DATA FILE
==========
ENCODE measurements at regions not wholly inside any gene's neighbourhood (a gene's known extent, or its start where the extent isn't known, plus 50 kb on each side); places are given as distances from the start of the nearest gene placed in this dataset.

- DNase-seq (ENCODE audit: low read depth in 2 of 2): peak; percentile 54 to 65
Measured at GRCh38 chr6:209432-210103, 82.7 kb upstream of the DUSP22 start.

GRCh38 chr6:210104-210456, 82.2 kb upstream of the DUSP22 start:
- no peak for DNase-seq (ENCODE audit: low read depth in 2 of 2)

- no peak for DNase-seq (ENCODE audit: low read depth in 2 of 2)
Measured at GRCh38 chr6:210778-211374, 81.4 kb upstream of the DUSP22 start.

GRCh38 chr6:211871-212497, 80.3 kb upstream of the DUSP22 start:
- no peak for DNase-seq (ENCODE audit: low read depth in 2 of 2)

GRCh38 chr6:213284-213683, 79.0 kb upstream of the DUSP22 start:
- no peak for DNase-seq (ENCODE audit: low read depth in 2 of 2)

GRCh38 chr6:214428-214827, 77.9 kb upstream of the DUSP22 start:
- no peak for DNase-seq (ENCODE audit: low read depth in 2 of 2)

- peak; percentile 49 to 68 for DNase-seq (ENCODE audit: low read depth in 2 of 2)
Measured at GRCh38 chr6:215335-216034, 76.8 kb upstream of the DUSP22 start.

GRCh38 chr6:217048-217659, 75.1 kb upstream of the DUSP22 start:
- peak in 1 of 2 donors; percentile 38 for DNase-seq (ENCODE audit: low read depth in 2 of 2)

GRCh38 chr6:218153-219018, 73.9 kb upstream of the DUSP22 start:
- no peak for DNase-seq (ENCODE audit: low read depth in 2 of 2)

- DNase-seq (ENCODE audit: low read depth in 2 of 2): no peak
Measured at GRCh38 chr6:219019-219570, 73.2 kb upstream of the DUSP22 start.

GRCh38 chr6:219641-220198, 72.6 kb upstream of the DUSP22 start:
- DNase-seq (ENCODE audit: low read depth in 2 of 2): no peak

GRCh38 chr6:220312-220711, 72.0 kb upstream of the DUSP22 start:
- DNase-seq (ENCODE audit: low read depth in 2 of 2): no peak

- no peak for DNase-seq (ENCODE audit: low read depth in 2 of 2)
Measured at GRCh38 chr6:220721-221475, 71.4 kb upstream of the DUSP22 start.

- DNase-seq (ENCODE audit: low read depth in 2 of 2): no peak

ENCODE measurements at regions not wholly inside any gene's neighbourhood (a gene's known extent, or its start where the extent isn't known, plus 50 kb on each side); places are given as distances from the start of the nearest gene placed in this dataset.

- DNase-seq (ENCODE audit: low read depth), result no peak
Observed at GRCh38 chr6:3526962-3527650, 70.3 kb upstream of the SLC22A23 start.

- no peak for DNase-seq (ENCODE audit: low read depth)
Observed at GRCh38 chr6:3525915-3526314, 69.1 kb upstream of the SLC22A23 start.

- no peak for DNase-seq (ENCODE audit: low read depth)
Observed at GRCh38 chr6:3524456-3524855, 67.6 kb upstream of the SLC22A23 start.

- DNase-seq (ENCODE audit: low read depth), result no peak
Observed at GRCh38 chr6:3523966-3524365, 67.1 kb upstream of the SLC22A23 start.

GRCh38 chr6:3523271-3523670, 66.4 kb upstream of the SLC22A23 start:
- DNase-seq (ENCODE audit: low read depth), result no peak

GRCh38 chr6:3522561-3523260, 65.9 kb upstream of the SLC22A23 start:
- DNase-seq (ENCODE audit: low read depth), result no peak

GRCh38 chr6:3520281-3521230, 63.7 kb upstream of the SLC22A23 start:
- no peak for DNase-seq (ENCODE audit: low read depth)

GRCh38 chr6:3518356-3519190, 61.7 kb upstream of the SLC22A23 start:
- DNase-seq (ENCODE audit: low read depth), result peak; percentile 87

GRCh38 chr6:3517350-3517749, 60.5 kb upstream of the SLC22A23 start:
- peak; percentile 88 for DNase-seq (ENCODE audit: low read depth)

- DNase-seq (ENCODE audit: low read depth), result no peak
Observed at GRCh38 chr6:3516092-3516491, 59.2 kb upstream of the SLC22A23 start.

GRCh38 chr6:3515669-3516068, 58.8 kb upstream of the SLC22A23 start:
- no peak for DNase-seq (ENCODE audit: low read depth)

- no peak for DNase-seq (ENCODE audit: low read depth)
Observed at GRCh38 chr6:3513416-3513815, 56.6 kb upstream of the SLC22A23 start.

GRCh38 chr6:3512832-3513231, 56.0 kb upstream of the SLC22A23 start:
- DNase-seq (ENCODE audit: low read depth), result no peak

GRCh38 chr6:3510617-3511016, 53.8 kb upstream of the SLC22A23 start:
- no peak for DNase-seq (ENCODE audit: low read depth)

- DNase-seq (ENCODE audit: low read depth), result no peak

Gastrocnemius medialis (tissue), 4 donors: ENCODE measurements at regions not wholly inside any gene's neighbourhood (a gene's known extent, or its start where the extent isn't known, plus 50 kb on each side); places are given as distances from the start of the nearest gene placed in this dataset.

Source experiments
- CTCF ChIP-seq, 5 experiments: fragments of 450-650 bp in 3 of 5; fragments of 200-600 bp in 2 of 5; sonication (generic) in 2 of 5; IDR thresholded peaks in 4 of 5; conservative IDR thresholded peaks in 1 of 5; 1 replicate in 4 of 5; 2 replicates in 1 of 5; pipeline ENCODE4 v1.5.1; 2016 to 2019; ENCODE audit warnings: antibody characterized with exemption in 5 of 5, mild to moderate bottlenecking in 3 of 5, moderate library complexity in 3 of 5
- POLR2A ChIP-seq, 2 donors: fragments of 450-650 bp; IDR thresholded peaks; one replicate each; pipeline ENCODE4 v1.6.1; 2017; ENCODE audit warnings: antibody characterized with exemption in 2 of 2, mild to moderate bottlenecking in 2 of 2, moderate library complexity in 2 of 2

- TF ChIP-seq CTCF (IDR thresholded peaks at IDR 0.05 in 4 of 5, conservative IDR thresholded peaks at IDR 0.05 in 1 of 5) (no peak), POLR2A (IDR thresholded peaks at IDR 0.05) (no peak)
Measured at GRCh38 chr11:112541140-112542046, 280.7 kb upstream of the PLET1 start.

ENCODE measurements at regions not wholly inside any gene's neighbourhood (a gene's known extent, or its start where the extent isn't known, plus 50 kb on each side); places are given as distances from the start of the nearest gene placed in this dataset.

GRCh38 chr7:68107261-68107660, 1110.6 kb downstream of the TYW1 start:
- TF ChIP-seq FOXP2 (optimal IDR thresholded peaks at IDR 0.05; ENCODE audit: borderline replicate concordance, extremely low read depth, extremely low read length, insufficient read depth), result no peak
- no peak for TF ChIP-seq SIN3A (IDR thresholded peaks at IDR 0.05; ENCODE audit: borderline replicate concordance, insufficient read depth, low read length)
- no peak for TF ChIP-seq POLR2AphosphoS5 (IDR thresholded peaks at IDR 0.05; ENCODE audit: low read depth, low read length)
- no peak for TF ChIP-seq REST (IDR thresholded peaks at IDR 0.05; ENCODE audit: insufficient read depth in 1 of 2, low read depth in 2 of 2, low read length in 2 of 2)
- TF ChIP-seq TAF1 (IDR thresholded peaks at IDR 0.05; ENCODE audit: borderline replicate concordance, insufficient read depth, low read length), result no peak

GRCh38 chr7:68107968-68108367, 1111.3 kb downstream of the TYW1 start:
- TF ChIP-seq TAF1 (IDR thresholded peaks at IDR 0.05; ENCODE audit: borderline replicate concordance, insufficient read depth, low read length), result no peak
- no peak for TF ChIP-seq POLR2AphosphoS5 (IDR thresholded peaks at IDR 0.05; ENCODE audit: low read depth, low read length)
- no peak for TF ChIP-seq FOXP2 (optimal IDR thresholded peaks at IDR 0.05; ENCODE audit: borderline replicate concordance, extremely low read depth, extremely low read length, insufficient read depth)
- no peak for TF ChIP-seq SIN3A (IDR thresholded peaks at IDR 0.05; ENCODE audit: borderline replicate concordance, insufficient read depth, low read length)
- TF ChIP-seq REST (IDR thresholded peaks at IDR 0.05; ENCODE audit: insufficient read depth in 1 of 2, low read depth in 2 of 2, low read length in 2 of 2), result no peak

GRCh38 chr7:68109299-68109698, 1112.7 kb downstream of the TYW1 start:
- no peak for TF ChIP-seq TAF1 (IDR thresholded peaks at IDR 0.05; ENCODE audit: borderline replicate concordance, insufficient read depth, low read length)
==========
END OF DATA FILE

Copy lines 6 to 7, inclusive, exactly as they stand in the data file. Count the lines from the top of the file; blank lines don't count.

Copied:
- no peak for DNase-seq (ENCODE audit: low read depth in 2 of 2)
Measured at GRCh38 chr6:210778-211374, 81.4 kb upstream of the DUSP22 start.